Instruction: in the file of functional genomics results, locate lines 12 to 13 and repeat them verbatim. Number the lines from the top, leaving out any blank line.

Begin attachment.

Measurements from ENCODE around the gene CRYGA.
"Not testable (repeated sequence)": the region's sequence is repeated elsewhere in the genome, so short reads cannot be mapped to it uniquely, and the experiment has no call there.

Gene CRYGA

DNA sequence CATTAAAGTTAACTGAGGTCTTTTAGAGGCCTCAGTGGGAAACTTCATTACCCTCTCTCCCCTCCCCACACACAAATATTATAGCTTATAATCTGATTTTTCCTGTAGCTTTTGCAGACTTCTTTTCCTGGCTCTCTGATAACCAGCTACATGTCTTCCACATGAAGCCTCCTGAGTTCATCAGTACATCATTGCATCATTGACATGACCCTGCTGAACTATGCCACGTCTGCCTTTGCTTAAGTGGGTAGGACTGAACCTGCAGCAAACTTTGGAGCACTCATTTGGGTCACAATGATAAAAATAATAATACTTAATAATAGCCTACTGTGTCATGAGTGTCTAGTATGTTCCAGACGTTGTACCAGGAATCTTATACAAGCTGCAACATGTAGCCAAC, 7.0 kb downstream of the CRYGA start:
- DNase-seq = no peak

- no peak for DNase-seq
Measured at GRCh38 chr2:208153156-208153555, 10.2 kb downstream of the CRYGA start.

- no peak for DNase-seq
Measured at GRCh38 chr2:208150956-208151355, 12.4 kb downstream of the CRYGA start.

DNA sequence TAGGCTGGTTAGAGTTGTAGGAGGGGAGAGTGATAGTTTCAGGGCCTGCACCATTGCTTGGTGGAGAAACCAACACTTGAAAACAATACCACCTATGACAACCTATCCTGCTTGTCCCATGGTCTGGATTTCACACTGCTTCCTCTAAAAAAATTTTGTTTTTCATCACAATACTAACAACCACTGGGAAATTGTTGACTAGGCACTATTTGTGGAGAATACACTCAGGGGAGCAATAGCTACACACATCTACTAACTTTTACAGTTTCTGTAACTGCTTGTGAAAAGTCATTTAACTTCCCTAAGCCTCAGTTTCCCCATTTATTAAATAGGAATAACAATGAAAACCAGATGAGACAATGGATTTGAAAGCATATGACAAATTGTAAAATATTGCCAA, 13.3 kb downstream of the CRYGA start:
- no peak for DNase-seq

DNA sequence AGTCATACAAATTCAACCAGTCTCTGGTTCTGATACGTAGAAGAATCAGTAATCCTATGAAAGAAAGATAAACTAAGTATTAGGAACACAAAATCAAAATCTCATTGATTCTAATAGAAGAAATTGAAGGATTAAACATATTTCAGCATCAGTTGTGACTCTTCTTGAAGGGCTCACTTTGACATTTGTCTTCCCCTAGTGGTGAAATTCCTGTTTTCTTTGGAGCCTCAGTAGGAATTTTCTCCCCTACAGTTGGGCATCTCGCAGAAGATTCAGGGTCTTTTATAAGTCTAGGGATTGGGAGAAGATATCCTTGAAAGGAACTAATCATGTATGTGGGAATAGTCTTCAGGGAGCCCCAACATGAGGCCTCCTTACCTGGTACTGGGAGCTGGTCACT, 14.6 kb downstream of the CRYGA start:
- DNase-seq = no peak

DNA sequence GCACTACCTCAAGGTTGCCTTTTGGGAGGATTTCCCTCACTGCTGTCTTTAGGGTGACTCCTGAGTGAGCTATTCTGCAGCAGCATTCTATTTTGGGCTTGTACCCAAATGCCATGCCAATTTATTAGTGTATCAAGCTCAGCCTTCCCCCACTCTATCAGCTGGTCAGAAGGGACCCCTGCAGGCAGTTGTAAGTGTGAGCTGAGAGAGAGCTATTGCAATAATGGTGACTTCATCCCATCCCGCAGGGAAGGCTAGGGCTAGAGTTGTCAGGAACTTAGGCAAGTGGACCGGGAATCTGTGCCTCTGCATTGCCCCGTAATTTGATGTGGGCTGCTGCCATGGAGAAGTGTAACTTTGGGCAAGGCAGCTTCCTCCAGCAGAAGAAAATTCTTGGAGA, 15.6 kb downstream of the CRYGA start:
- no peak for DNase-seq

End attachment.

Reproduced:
DNA sequence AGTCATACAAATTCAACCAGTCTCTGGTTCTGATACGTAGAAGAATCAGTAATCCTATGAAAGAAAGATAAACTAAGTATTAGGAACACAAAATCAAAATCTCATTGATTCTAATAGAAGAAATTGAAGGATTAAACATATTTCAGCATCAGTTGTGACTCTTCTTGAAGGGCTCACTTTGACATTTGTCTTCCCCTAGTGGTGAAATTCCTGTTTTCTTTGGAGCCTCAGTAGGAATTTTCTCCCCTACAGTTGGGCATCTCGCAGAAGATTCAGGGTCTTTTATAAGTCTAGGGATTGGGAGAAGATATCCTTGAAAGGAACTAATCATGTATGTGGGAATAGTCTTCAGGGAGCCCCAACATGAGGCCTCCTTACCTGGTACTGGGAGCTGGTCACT, 14.6 kb downstream of the CRYGA start:
- DNase-seq = no peak